We followers of Christ are not exempt from sorrow, grief, sadness, and heaviness. Jesus himself wept. He wept over Jerusalem (Luke 19:41) and wept at the death of his beloved friend Lazarus (John 11:35). He was distraught at the loneliness he would endure on the cross. The thought of the suffering he would bear brought him into such a state of distress that he sweated great drops of blood (Luke 22:44). Our great Savior knows what it means to be lonely. He knows the grief and sorrow we bear. He knows of the rain that never stops. He knows that Christians get depressed too. He knows what it is to be royal and yet suffer.
When we wake up it is dark. When we come home it is still dark. This time of year can be a season of tremendous sadness. Some sadness emerges due to things like clinical and seasonal depression. Another sadness comes from the circumstances of the season.
- Seemingly every advertisement shows smiling faces, but for some reason, he doesn’t feel like smiling without his wife of 50 years beside him anymore.
- The family came to visit for the holidays just a few days ago, but it might as well be decades by the tears on her face. It was just a few years ago the kids were playing tag in the basement. Now one is a drug addict, and the other committed suicide Christmas Eve two years before.
- She’s thrilled to be in the embrace of her new boyfriend who asked her out over the Christmas break. The old boyfriend struggles to find words or motivation for anything and ends up quitting college after failing 3 out of 4 classes in the spring.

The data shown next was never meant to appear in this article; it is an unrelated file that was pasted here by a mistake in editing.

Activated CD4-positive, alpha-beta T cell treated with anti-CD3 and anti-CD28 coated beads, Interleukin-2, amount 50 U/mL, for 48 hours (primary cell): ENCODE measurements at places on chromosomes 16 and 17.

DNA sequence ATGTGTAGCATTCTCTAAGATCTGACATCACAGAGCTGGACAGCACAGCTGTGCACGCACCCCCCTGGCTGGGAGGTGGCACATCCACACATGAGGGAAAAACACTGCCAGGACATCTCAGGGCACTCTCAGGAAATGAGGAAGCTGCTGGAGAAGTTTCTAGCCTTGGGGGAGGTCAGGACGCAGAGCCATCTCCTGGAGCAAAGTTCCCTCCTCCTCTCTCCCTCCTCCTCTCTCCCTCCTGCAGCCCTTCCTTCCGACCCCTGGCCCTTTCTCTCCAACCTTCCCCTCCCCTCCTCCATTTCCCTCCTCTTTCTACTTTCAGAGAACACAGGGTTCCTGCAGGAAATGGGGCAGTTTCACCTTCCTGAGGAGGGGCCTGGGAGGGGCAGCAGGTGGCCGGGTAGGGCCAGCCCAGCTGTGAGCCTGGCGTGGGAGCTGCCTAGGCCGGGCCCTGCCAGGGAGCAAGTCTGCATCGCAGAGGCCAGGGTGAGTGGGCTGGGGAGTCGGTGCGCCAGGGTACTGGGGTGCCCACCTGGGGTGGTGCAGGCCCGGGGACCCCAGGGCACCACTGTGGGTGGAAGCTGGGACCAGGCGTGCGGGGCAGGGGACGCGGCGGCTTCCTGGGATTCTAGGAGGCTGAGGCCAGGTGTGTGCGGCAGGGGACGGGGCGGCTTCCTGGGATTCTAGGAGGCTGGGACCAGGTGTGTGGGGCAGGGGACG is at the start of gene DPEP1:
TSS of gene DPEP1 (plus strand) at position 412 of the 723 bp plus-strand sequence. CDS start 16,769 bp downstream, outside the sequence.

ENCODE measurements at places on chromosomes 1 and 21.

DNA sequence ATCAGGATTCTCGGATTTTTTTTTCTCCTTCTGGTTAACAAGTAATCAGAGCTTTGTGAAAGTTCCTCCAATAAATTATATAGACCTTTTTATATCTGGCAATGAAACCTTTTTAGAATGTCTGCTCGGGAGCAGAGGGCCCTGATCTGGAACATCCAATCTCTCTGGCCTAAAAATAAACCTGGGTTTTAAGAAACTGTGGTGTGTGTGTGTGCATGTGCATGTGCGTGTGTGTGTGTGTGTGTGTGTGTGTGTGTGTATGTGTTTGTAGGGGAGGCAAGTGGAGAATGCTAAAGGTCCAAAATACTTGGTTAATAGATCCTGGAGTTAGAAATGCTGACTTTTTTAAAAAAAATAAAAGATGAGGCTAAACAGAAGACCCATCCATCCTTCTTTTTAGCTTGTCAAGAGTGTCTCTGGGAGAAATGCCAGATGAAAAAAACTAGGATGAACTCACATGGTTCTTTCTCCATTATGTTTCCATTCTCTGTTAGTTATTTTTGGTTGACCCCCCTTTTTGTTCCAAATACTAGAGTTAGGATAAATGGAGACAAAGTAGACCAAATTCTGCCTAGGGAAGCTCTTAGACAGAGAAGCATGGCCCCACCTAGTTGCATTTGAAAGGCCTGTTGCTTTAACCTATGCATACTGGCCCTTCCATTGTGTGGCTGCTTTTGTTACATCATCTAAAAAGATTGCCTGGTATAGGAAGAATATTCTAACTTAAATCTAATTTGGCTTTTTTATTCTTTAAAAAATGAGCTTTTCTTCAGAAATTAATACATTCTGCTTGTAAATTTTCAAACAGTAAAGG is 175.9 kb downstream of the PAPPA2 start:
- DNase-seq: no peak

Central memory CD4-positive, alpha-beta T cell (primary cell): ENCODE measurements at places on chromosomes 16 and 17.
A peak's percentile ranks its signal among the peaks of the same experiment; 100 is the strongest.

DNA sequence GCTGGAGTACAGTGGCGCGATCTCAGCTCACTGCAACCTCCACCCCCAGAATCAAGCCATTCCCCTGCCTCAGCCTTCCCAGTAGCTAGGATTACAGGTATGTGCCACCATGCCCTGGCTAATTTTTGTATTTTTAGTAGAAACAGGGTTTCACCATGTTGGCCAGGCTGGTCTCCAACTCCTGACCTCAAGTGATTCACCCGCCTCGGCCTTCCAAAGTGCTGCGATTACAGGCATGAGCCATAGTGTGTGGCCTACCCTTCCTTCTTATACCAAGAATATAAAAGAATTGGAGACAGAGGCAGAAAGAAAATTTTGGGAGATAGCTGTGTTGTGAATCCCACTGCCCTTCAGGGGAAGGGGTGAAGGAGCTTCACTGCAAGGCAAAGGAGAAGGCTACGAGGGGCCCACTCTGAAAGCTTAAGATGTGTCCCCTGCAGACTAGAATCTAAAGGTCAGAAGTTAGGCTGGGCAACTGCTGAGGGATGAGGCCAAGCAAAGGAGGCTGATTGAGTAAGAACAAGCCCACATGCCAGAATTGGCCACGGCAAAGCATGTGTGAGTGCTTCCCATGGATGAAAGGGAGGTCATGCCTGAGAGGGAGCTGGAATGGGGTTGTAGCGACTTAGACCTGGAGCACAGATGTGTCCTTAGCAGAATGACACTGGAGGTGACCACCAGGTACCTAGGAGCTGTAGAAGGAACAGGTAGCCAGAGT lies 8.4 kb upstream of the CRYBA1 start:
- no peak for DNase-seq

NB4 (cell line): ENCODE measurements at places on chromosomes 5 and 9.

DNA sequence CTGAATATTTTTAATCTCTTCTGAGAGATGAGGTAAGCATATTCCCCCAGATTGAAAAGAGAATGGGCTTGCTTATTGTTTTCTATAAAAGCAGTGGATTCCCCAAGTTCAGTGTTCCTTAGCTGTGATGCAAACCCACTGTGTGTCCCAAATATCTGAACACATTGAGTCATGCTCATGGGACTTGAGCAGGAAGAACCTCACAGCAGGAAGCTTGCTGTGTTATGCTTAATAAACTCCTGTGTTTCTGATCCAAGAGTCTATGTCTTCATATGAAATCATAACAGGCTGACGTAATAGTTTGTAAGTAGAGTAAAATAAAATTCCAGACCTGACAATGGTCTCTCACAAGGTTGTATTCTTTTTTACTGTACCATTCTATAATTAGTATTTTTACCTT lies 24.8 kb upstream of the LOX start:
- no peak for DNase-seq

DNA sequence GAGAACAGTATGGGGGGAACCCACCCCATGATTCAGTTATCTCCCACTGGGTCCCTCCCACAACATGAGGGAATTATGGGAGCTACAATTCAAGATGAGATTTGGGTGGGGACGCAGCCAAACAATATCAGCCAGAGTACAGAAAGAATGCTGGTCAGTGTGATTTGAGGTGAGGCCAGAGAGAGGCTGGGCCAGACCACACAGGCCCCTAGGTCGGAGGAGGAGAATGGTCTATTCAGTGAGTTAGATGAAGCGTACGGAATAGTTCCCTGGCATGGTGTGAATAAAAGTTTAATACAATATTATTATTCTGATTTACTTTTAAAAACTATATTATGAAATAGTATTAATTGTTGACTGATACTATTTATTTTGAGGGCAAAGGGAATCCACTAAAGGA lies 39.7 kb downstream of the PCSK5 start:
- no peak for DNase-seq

- The alarm clock disturbs a brief moment of restful sleep to remind the parent that all is quiet in the house, their little 5-year-old daughter won’t wake them up in bed anymore because she’s in hospice care with only a few days left to live.
While many this time of year are in “shop until you drop” mode, some are in “weep until you sleep” mode. Despite all the efforts of commercialism to drive an anxious populace to buy happiness and exchange material gifts, whatever fleeting experience of excitement and enjoyment soon fades. Willy Wonka’s 4th quarter push to stimulate gains can’t compare to the crushing realities, tragedies, and struggles of the broken world we dwell in. The temporary timestamps of worldly pleasures fade away as the grim darkness and coldness of winter come with a truckload of haunting guilt, regretful words, and overwhelming circumstances.
Why are some sad during this time of year? Because the grass withers and the flowers fall (Isaiah 40:8). Because nothing under the sun can provide lasting satisfaction, everything is wearisome (Ecclesiastes 1:8-11).
The heaviness of this time of year is a burden for many. The cacophony of voices shouting words like “sale” “special” “discount” and “celebrate” echo as dark empty hallways in the hearts of those grieving, wounded, weak, and weeping. All the memories of loved ones and bygone days seem to pile up and throw themselves across the checkout counter of life during this season. I’ve seen it in the poor, and I’ve seen it in the rich. It’s a look that betrays the inward thoughts. There is nothing in this world that can bring lasting gladness. This world is gray. No, this world is worse than gray. It is overcast with a storm of tears and seemingly no wind to push the storm away from us. All is calm, but all is not bright.
This time of year awakens in many of us the realities of death. Of relationships gone, of friends and loved ones beyond our present reach. Of opportunities lost, doors closed, and windows locked shut. For many, they wear a smile only because it is a socially agreed-upon thing to do. We smile outwardly because it is expected, while inwardly we rage, we curse, we fear, we long.
In the long night of winter, we do not feel like merry-making. We sit in proverbial ashes and dust, waiting for the next time of fitful sleep to overwhelm our exhausted hearts. For many this time is the loneliest time of year. This is the time when death most tightly grips us with its ice-cold bruising grip.